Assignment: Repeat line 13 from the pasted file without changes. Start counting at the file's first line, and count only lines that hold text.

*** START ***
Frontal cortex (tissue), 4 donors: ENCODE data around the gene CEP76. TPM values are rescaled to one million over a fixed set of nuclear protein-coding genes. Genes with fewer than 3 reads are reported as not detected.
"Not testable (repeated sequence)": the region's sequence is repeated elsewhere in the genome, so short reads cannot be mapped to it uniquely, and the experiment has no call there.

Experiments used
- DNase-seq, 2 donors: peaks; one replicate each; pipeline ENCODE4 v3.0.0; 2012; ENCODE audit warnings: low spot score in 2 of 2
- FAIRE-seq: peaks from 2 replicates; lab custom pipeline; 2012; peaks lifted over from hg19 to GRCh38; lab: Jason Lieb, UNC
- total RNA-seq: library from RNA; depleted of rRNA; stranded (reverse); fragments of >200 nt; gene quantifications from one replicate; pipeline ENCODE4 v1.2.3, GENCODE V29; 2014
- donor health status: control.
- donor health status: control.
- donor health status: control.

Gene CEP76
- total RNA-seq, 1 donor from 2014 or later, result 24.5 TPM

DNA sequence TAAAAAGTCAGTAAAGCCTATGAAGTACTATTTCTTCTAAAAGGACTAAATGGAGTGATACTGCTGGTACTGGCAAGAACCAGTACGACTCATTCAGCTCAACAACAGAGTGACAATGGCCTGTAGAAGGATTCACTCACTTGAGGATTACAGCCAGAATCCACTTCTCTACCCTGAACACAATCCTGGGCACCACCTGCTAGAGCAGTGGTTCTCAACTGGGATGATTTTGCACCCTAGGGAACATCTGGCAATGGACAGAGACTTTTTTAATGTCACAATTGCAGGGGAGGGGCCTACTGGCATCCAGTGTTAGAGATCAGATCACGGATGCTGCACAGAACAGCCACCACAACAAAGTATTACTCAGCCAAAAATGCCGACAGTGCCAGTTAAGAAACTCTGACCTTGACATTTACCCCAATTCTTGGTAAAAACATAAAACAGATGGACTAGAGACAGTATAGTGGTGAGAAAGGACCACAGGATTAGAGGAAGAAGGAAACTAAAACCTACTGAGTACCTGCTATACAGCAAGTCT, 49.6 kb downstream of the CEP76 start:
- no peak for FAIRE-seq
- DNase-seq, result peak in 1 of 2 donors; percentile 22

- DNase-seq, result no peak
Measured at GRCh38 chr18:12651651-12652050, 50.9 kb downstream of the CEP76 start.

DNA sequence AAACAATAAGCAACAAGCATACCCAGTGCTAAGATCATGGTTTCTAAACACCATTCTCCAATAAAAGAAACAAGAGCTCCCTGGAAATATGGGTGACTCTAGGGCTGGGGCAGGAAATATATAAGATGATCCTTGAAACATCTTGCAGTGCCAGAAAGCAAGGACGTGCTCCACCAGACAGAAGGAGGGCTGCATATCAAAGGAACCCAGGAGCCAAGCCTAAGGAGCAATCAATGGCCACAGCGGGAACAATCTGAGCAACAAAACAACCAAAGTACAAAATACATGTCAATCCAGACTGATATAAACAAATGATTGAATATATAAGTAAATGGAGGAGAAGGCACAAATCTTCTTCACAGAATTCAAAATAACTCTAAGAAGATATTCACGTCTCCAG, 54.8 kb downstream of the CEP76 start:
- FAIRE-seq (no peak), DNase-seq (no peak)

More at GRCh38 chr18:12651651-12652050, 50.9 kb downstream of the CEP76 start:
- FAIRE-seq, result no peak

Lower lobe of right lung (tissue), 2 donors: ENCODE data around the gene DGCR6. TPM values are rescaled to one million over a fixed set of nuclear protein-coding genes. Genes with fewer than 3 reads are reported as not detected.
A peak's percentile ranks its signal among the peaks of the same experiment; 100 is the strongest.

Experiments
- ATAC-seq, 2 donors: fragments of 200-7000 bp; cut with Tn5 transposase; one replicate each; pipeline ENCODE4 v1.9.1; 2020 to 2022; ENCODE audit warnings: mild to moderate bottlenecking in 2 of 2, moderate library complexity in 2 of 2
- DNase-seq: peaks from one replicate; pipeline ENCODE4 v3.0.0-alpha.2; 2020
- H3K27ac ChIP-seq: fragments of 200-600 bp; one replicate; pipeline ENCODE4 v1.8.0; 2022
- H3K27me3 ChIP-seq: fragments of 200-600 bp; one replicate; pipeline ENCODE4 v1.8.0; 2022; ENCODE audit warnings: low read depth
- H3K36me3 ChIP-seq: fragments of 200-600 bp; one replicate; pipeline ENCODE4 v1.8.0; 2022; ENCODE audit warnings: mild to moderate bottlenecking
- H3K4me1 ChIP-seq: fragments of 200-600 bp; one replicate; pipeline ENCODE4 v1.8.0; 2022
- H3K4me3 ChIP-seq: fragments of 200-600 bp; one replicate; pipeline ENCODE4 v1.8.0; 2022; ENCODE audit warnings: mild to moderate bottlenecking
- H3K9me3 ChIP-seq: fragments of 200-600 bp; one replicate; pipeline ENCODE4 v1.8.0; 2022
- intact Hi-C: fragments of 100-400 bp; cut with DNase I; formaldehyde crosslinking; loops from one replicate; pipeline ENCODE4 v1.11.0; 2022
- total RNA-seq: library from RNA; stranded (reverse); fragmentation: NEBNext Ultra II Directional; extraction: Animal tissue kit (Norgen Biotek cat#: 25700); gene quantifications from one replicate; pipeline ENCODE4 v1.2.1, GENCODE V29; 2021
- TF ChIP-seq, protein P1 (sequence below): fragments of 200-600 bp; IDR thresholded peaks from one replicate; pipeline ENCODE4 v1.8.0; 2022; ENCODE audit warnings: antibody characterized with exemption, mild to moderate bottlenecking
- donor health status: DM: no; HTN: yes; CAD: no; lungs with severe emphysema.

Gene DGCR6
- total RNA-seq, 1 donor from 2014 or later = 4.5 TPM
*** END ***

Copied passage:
- no peak for FAIRE-seq